Mathematicians, economists, students of medicine, students of politics, students of physics, theologians, linguists, critics of literature and the arts – all these and more will encounter philosophical problems.
This is because philosophy characteristically raises questions about the basic assumptions of every form of human inquiry, having amongst its branches the philosophy of science, of religion, of psychology, of history, of law, of economics, and so on.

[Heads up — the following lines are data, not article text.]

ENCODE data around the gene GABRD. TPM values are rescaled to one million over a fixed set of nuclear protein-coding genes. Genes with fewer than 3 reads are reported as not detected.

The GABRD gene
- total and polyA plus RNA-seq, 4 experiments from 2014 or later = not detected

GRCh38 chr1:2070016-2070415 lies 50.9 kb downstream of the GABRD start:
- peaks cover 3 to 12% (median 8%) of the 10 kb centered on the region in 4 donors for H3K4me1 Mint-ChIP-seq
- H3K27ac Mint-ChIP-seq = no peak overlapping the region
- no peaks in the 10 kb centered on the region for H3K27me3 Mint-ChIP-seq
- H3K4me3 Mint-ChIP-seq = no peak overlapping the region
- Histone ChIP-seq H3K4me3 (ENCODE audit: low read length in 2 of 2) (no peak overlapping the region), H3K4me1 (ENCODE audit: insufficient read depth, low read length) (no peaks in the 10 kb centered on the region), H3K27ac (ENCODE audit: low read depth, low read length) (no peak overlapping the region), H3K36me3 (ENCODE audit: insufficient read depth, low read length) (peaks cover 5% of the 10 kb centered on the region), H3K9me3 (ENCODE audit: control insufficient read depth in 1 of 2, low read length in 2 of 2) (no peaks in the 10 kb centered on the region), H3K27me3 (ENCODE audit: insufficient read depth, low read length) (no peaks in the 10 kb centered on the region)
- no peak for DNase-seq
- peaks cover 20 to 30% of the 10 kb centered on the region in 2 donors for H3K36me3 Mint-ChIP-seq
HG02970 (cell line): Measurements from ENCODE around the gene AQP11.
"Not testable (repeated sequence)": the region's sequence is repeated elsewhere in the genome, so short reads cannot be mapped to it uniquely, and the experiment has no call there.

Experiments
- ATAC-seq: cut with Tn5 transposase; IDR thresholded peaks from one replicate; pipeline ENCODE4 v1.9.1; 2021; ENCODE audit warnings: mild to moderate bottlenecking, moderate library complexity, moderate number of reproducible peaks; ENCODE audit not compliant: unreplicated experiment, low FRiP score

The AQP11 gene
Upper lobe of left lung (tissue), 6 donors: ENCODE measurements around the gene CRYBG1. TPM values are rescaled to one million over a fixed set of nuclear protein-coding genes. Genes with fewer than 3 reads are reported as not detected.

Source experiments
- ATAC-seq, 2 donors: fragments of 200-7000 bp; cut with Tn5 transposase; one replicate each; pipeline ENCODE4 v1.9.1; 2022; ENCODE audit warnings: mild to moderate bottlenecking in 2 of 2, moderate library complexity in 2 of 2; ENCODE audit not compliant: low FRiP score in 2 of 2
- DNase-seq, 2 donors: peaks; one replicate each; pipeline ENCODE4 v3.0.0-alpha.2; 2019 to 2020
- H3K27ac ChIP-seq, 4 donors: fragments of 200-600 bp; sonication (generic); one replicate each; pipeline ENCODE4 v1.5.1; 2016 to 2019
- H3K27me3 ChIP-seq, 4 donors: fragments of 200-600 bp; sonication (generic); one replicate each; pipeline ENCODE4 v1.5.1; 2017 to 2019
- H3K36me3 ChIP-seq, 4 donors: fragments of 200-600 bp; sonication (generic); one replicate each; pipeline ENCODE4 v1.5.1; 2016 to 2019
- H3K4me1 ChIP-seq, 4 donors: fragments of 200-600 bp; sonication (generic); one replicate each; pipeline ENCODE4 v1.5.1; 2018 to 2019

Those who want to be able to understand these problems when they face them, and ultimately get answers to them, will require at least a basic training in philosophy.
- Lots of new publications since our last round-up, so we’re splitting the announcement in two. Tune in next week for part two. Books Hohwy, J. 2013. The Predictive ... Read more
- ‘Prospects for an Ethics of Self-Cultivation’ is a two-year-long research project which will investigate the revival of ethical self-cultivation in modern European philosophy, particularly in ... Read more
- Can you tickle yourself if you are fooled into thinking that someone else is tickling you? A new experiment says no, challenging a widely accepted ... Read more